“…families must demonstrate that their children did not have health care coverage for the previous six months. This is to prevent individuals who currently have insurance from dropping their coverage to enroll in the program.” Remember that Familycare is now eligible to all income levels, and the politicians seem to be aware of the perverse incentives they have created. Their “fix” is the six-month provision. Right. Do they think people are stupid? What do they think will happen when the person struggling to cover his family at $1000 or more bucks a month discovers that his wealthier neighbor is getting coverage for a fraction of the cost, courtesy of schmucks like him? What do they think will happen when a business owner who dutifully covers his employees notices that his competitor, who doesn’t offer coverage, gets his employees entered into the state program?
With thousands of dollars in savings at stake for each family each year, don’t be surprised when droves of people and businesses begin dropping their existing health coverage, gambling the six month wait in order to get in on the state program. Hello exploding costs. Goodbye free lunch. And as for those too responsible and too honest to gamble their children’s health for six months, there will arise demands for inclusion into the state plan to correct the “unfairness” of a scheme that forces some people who are paying full price to also foot the bill for others who may make the same, or more, in earnings.
And keep in mind that this will be “an example of how as a state we can move toward a similar program for our 700,000 uninsured adults.” The escalating costs for the growing army of state-subsidized insured will have to be financed by rising taxes, in one form or another, on individuals and businesses. This increasing burden will inevitably make it harder for people and employers outside of the state plan to continue affording health insurance, driving ever more people into the outstretched arms of the state.
It is likely that most of the politicians voting to enact this legislation, as well as similar welfare-state schemes, believe they are making a “common sense” decision. Their narrow, concrete-bound focus on the immediate problem of the uninsured ignores the broader question…why is health insurance, and health care itself, becoming ever more unaffordable to a growing slice of the middle class?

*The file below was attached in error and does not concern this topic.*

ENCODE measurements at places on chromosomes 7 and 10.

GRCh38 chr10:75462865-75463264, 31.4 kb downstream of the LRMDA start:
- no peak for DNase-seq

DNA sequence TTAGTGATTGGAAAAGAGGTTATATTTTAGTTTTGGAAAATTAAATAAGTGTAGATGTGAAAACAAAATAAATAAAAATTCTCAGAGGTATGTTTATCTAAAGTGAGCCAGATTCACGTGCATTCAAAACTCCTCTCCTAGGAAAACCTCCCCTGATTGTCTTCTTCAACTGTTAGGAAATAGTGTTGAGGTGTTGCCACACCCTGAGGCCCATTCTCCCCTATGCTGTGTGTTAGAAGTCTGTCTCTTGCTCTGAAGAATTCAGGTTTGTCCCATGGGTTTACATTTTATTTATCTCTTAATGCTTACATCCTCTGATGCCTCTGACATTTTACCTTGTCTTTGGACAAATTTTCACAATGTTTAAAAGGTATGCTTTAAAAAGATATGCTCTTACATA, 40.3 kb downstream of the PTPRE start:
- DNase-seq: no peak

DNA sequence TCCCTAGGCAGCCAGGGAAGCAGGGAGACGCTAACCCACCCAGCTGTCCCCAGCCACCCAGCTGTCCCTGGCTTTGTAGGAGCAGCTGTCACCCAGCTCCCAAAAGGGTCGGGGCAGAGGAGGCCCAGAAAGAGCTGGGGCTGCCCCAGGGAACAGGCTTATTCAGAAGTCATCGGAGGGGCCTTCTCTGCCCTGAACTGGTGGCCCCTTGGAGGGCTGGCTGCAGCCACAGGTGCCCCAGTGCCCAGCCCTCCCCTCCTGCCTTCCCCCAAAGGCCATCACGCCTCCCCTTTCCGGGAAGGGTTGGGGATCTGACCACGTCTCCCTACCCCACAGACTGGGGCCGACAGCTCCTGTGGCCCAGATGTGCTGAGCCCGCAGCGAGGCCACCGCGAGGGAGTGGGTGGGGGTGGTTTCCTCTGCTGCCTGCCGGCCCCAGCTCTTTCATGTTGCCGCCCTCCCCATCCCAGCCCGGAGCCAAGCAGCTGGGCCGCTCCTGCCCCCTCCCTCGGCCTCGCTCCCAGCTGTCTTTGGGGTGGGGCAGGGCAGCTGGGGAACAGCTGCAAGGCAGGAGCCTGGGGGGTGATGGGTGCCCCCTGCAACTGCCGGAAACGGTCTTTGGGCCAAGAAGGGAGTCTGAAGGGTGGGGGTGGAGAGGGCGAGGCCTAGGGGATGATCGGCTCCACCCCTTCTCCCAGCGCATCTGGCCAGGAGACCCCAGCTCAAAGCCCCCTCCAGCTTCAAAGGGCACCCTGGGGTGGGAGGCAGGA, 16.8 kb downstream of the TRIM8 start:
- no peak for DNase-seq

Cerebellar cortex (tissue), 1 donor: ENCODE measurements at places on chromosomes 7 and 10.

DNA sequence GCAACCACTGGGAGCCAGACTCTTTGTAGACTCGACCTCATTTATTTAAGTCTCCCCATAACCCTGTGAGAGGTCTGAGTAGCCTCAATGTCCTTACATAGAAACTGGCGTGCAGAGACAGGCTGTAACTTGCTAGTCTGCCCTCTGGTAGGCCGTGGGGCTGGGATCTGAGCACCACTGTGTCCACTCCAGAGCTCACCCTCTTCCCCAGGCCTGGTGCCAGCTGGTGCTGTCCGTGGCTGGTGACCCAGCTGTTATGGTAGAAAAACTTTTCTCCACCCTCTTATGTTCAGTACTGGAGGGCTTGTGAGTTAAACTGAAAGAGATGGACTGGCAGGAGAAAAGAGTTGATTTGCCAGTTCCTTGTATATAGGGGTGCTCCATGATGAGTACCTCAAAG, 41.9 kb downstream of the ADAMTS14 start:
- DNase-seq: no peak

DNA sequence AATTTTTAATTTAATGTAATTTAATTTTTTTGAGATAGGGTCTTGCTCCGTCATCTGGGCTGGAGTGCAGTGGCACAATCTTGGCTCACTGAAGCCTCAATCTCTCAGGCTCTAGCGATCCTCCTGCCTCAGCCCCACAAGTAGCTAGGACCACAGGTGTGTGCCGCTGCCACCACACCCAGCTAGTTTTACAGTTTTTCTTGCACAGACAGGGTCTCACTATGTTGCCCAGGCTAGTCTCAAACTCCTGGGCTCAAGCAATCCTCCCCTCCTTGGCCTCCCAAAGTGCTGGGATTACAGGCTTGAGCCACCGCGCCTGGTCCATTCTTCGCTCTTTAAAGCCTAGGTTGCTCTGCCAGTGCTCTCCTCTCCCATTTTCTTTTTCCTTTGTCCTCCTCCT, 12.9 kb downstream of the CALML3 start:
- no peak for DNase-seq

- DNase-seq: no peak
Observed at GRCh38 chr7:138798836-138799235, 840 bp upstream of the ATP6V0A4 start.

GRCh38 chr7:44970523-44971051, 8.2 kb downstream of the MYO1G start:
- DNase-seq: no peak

It would be one thing if the NJ Familycare subsidies were aimed only at the Liberals’ favorite prop, the “poor”. Aside from a small slice of that group that is actually unable to care for themselves, a case can be made that people who are poor are so because of their own bad choices, laziness, incompetence, or lack of personal responsibility. It can also be logically argued that, being free and of sound mind and body, a responsible “poor” person can take the necessary steps to lift himself out of poverty (as, in fact, most do) and so is not “entitled” to government “assistance” taken from those who have done just that. Either that, or he would have to rely on private, voluntary charity.
But we are not dealing with the poor here, but with people making $60, 70 thousand and up. That’s certainly not wealthy, but clearly, what we are talking about here are not slouches, but solidly productive middle class people. Who is the middle class? The best description of this group that I have seen comes from Ayn Rand:
“A nation's productive—and moral, and intellectual—top is the middle class. It is a broad reservoir of energy, it is a country's motor and lifeblood, which feeds the rest. [I]t is the product of upward mobility…
The common denominator of its members, on their various levels of ability, is: independence. The upper classes are merely a nation's past; the middle class is its future.”